Young hopefuls packed the streets when they queued up for auditions for “pivotal” roles in the smash hit Birmingham-set series Peaky Blinders.
A queue of applicants snaked almost half a mile round the streets of Digbeth, as they waited for their chance to be chosen to play a new character in the BBC Two TV drama.
After the success of the first series, which is set in post First World War Birmingham and based on a real Nineteenth Century gang called the Peaky Blinders, producers decided to call on local teenage boys to apply to be part of the show.
The show revolves around Tommy Selby, played by Cillian Murphy, and his gangster family who gain their name from sewing razor blades in the peaks of their caps.
More than a thousand wannabe actors waited in the frosty temperatures, with some hopefuls queuing from as early as 7am in a bid to make sure they met the casting crew.
Alderbrook School Pupil Harvey Ainsworth, 14, from Hall Green, said: “I study drama at school but I have never done anything like this. Maybe this could be my big break. I just have to be confident haven’t I?”
Producers were on the hunt for white males aged 13 to 19 and mixed-race males aged 15 to 17, and asked for people fitting the profile to come along on Saturday for a meet and greet as they hunt for at least three actors for the new series, due to air in autumn 2014.
The mysterious nature of the invitation meant that hopefuls were kept busy imagining what character they might play if they landed a part.
“It could be like homeless kids trying to join the Peaky Blinders or something,” said Alex Rigby, 15 from Kings Norton.
“It’s kind of mysterious the way they have put it.”
Alex, who spent seven years in drama school as a child, was joined by friend Brad Taylor, 15, a fellow pupil at King’s Norton Boy’s School.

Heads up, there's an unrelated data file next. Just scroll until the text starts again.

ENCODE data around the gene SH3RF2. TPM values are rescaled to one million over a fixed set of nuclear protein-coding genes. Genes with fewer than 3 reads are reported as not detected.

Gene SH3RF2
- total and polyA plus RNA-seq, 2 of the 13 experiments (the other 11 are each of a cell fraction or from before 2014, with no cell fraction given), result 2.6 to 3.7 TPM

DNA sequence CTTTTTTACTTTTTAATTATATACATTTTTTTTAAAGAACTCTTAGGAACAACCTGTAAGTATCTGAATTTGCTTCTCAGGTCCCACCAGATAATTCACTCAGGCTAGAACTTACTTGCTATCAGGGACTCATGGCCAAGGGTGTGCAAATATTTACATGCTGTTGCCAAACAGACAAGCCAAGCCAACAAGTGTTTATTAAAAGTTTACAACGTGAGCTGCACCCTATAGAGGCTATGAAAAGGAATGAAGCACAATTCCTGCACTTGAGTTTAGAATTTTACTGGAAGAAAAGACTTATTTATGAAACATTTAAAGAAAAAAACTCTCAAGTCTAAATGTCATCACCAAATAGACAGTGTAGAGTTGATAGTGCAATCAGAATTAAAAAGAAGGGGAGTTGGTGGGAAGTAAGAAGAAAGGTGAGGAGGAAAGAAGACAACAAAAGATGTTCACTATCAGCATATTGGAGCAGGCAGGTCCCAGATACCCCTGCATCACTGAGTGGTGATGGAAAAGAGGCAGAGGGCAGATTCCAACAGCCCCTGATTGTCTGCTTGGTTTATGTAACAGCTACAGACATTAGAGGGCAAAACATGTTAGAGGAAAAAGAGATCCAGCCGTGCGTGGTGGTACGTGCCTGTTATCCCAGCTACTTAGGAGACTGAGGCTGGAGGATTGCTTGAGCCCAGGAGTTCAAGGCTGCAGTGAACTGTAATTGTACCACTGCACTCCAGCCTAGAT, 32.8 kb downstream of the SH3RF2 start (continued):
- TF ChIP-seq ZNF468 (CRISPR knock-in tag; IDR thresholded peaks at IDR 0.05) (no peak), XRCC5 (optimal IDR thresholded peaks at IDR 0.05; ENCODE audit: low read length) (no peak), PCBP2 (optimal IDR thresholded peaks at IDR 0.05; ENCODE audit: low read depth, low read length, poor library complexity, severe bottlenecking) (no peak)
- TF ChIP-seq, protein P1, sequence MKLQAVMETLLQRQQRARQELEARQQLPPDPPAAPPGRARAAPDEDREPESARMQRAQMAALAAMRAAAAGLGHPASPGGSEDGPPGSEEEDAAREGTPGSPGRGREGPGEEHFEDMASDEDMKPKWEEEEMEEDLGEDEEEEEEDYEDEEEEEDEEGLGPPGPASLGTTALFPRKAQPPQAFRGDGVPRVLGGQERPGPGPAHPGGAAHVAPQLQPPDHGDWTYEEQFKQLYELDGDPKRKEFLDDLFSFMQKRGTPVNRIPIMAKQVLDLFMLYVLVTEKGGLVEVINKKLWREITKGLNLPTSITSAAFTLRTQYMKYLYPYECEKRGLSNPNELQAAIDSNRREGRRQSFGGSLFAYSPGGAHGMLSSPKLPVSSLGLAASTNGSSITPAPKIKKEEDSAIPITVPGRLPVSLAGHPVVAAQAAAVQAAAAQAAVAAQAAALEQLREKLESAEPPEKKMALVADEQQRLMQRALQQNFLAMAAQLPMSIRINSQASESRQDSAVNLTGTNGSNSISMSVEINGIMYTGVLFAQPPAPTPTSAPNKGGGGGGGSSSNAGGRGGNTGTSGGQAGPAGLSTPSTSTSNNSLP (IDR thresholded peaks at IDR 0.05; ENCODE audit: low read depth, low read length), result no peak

Brad said: “Being from Birmingham will give us a bit more of an advantage over other people because sometimes when people put on a Birmingham accent it doesn’t sound quite right.
“It might be a bit more natural for the show. It feels more genuine if you have the accent.”
For three friends Sam Cole, 18, Brandon Fellows, 19, and Daniel Cooney, 19, the hours of queuing in the cold would be well worth the wait.
Daniel, from Erdington, said: “All three of us got through. What they did was take a head-shot of us and I’m assuming what they will do is have a look and see if you fit the appearance of the character.”
Brandon said: “It was quite brutal to be honest. But we all love the show, and these opportunities don’t really arise in Birmingham.”
Sam added finally: “Most things are centered round London these days. It’s good to have something local, especially with local talent.”
Executive Producer Jamie Glazebrook said he was overwhelmed by how Birmingham people had responded.
He said: “We couldn’t be more thrilled about the response we have had of the show from people in Birmingham. There are three plus roles available for the show, and some of them are really cracking parts that are going to be pivotal to the story.”